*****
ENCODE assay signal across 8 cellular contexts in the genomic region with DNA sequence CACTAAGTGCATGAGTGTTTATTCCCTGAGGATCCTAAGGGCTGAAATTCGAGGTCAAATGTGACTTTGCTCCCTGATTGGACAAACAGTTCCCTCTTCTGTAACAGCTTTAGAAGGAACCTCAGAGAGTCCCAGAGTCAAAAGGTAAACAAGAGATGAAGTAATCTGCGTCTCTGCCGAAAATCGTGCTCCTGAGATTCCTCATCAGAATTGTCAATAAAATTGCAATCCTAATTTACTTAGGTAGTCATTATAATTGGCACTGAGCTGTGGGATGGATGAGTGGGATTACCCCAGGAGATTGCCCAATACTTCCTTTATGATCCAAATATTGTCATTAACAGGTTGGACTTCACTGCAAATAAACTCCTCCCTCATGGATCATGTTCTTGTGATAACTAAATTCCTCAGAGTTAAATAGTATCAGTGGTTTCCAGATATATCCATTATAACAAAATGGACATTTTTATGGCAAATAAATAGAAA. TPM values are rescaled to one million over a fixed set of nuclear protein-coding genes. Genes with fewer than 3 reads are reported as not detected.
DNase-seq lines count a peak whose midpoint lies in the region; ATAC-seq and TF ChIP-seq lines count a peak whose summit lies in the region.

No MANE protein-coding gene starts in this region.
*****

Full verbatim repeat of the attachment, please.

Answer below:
ENCODE assay signal across 8 cellular contexts in the genomic region with DNA sequence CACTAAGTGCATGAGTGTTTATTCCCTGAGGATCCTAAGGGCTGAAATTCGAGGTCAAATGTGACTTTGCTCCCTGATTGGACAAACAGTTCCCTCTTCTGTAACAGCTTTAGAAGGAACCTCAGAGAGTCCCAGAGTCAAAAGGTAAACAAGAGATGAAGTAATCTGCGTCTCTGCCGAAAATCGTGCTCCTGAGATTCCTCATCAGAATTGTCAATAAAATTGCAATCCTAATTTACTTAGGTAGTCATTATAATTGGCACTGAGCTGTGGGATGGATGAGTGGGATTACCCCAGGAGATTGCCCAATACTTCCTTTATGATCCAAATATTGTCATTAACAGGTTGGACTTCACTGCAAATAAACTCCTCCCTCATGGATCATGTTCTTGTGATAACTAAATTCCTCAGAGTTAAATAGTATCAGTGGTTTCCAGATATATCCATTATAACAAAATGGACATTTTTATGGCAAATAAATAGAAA. TPM values are rescaled to one million over a fixed set of nuclear protein-coding genes. Genes with fewer than 3 reads are reported as not detected.
DNase-seq lines count a peak whose midpoint lies in the region; ATAC-seq and TF ChIP-seq lines count a peak whose summit lies in the region.

No MANE protein-coding gene starts in this region.